See & Spray has different weed detection sensitivity levels. During the demonstration, a John Deere representative sprayed a cotton test plot with blue dye at the high and low sensitivity settings. Visitors were encouraged to find small weeds that were missed. Out of close to 100 participants only three reported finding an unsprayed weed. That lines up with U of A studies for high and medium settings, according to Norsworthy. 

“In our research, the high sensitivity setting missed 6% of Palmer amaranth that were less than one inch. That is a very, very small weed. The medium sensitivity level achieved similar results,” Norsworthy said. 

 “I know people are thinking, ‘I’m going to turn it down to the low sensitivity, and I’m about to save a lot of money with this technology.’ The problem with that is, if you have Palmer amaranth that are less than one inch and you’re spraying on the low sensitivity setting, our research shows that you miss 61% of them. That’s not good,” he said. “If you come back 14 days later to spray, that very small weed is going to be 12-14 inches tall. That is a warning to everyone that if you turn that sensitivity down, there are some consequences associated with that.”  

Residuals needed 

See & Spray’s dual-tank configuration allows growers to apply two separate tank mixes in one pass. You can apply targeted spray and traditional broadcast at the same time. There is also the option to combine the two tanks into one large 1,200-gallon tank.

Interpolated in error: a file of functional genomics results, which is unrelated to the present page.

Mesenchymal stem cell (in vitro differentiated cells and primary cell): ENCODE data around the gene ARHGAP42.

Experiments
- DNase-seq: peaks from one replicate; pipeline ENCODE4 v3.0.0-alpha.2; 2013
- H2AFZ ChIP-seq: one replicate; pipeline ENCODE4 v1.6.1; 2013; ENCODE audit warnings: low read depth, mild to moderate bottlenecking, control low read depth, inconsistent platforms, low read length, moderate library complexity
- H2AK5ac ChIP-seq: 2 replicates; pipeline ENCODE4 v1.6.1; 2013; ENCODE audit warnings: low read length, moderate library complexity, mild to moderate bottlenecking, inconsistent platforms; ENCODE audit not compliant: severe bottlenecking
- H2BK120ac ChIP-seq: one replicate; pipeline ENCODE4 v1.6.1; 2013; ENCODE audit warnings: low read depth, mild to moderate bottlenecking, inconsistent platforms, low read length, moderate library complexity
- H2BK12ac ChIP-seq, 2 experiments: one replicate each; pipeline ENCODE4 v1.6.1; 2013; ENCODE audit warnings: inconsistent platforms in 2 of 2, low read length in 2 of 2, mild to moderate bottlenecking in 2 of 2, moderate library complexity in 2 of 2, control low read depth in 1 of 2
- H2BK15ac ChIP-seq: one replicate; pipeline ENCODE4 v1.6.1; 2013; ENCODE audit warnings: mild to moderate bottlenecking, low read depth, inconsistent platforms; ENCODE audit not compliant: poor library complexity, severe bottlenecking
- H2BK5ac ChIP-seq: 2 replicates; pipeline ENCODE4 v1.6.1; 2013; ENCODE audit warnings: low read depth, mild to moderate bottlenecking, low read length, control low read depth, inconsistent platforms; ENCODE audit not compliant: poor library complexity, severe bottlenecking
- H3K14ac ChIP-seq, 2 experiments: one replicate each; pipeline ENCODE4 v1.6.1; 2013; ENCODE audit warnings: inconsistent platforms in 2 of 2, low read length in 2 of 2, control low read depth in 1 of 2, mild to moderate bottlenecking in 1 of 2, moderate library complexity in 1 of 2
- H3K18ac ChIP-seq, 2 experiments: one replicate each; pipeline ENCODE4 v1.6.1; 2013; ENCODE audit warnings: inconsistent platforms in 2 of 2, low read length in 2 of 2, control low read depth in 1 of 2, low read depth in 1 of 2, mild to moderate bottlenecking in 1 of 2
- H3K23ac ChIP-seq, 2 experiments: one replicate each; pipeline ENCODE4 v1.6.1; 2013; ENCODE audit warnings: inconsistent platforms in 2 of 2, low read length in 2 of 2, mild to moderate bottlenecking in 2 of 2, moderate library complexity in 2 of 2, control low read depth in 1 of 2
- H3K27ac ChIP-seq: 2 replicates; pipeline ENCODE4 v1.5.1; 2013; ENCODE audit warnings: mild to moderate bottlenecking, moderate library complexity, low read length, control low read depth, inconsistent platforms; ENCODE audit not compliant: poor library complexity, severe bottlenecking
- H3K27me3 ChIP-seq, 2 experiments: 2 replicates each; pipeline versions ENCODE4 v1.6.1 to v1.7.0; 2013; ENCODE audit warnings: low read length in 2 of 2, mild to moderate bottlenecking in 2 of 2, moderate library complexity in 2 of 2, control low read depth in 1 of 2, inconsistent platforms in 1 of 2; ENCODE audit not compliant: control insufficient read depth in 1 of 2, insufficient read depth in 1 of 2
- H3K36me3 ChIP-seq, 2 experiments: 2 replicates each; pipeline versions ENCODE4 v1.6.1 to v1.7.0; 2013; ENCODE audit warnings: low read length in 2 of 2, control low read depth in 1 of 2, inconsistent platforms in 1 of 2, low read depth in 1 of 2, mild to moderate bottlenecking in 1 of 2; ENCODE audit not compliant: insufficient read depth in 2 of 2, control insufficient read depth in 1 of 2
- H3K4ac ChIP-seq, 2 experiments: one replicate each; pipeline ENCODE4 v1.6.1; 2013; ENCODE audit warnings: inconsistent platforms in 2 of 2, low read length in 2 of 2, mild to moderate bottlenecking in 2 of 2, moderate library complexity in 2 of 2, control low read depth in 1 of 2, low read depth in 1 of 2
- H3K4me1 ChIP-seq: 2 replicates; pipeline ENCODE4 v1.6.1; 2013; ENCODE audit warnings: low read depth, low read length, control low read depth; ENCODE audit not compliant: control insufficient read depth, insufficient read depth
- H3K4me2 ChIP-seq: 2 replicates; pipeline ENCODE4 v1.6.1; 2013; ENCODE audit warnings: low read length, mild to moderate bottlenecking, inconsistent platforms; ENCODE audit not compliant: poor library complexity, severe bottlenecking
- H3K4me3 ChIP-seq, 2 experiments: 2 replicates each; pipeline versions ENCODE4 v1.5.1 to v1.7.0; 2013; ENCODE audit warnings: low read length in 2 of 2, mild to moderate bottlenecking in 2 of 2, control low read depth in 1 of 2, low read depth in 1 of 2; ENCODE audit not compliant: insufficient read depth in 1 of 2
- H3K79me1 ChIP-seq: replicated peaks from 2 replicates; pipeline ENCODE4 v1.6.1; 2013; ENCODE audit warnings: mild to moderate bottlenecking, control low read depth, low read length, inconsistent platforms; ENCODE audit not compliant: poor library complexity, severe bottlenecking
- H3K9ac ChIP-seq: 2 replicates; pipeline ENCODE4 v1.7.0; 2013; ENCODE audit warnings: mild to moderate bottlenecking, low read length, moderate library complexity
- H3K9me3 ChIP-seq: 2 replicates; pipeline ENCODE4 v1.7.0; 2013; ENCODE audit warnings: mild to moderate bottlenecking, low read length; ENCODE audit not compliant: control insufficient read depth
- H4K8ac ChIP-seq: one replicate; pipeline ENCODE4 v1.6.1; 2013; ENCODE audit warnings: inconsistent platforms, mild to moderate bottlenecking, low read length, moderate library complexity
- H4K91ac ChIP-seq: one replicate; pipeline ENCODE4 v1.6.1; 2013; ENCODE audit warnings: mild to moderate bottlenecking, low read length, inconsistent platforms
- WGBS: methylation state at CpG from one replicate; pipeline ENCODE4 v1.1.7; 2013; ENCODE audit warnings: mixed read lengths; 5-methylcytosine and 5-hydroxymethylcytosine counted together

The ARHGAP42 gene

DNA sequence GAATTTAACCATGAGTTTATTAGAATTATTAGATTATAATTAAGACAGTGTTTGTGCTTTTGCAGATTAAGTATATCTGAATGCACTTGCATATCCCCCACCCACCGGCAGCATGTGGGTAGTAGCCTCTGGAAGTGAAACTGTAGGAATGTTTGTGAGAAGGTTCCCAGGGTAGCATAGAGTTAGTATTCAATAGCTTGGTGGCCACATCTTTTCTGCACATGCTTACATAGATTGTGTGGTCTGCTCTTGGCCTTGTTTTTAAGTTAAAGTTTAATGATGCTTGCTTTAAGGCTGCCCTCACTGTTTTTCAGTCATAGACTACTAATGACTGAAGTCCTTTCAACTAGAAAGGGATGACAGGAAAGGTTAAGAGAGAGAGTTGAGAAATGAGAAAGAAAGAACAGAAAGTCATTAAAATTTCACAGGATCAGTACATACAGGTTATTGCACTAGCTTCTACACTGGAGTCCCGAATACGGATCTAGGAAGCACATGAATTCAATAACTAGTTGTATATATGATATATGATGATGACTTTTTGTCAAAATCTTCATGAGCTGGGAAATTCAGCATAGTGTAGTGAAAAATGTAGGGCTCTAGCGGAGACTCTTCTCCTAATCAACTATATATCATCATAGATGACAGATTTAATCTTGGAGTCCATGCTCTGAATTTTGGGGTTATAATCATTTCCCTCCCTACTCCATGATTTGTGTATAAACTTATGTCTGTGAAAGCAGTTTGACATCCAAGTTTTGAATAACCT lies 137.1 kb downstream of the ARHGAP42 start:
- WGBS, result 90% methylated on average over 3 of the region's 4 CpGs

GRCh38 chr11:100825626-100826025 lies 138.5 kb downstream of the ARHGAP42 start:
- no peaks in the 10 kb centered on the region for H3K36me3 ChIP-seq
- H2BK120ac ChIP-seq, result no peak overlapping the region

Dual Tank See & Spray

“If a grower brings the dual tank together and only spot sprays residuals, yes, you can cover more acres, but you’re going to put more pressure on the post-emergence herbicide,” Norsworthy said.  

By broadcasting a residual herbicide, while simultaneously target spraying a non-residual, Arkansas researchers are seeing increased savings in subsequent post applications.  

On follow-up post-emergence applications in cotton, researchers sprayed 47% of a field with targeted spray when a residual had been broadcast, comparted to having to spray 67% of a field on follow up post-emergence application where a residual had been spot sprayed.  

“Cost savings will differ from field to field. In our estimates, we’re looking at 20-25% reduction in the first post-emergence herbicides. In cotton we generally make two to three post-emergence applications. What we see is when we take it to that second or third post-emergence application, we’re going to see greater and greater reductions in herbicides … if we have broadcast a residual herbicide,” Norsworthy added.